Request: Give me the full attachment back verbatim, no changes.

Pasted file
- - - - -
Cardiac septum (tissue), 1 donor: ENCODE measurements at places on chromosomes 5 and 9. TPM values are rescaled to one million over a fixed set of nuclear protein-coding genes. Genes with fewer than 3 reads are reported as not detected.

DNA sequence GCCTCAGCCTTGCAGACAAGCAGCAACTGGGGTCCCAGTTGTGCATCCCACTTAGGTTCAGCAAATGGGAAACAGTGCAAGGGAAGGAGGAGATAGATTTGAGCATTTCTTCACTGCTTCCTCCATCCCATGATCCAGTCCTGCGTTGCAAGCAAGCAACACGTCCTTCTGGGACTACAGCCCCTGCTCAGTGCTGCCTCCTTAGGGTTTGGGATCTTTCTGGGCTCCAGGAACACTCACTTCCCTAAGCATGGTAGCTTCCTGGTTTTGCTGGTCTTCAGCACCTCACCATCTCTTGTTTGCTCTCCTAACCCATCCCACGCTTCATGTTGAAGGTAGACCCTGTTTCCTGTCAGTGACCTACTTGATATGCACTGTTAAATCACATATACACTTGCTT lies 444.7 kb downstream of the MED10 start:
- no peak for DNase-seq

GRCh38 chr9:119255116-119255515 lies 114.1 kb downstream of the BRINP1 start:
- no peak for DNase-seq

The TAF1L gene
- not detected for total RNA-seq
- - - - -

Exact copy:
Cardiac septum (tissue), 1 donor: ENCODE measurements at places on chromosomes 5 and 9. TPM values are rescaled to one million over a fixed set of nuclear protein-coding genes. Genes with fewer than 3 reads are reported as not detected.

DNA sequence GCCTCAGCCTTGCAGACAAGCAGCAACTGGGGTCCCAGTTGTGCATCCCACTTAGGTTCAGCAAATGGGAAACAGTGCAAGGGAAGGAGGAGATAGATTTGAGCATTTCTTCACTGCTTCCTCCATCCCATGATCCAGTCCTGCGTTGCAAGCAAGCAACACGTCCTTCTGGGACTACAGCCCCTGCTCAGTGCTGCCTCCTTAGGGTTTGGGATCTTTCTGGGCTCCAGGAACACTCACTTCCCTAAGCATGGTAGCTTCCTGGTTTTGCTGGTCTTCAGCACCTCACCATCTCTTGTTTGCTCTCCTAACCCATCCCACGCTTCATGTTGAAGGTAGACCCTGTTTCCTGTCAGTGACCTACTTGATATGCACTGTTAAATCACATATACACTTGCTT lies 444.7 kb downstream of the MED10 start:
- no peak for DNase-seq

GRCh38 chr9:119255116-119255515 lies 114.1 kb downstream of the BRINP1 start:
- no peak for DNase-seq

The TAF1L gene
- not detected for total RNA-seq